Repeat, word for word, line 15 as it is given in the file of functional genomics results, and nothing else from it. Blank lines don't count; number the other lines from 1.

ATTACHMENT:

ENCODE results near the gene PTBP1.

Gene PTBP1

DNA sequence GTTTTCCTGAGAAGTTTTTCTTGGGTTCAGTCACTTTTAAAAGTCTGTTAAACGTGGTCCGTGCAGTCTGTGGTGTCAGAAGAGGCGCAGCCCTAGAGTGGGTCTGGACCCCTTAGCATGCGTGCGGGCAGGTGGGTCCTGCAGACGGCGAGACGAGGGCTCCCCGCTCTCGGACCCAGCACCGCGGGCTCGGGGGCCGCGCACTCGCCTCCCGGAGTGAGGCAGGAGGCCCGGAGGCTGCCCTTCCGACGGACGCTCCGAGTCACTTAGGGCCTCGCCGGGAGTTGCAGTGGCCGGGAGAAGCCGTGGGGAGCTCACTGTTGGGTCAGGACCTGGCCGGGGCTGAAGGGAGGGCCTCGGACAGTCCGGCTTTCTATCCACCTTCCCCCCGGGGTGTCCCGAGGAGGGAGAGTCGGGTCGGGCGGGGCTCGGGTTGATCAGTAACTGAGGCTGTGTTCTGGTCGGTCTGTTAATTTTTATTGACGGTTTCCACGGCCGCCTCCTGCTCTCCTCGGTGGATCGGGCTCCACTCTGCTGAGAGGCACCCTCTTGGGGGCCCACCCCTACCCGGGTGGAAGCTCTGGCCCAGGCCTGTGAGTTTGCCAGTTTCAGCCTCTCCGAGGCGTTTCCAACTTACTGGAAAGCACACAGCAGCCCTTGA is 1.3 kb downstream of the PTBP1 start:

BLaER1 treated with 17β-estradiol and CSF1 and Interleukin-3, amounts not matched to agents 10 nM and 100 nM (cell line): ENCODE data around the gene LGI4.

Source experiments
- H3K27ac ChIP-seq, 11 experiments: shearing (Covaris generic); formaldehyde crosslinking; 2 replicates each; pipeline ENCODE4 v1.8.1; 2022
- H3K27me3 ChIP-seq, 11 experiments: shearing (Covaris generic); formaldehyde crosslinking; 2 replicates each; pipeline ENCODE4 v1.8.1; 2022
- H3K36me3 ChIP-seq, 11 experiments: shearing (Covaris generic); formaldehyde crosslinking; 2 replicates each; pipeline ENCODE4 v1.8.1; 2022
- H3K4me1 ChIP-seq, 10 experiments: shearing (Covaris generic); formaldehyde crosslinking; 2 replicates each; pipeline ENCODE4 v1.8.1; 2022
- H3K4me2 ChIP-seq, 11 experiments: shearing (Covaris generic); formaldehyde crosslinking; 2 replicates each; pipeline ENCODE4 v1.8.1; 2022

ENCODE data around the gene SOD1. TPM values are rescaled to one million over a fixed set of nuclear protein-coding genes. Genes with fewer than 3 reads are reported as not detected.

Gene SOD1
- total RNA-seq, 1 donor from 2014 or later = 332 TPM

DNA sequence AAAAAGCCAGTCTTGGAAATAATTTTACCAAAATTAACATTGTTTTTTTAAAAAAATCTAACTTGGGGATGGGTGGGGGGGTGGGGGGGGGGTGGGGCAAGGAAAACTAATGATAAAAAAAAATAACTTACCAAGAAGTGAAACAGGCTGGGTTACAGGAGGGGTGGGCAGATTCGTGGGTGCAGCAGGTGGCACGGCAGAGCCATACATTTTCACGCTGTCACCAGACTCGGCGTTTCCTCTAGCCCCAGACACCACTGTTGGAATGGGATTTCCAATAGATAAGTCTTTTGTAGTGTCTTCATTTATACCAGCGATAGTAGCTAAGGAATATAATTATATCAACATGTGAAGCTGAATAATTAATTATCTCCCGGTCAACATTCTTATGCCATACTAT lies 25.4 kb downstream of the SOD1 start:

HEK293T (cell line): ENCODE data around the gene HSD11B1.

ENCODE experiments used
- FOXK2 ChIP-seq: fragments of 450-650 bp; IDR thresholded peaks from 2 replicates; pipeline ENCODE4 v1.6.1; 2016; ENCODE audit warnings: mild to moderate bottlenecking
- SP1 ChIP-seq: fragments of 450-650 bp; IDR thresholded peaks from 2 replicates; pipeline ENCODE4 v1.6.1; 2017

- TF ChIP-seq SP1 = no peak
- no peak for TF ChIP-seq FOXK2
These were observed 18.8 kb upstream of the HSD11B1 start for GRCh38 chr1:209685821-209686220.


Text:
HEK293T (cell line): ENCODE data around the gene HSD11B1.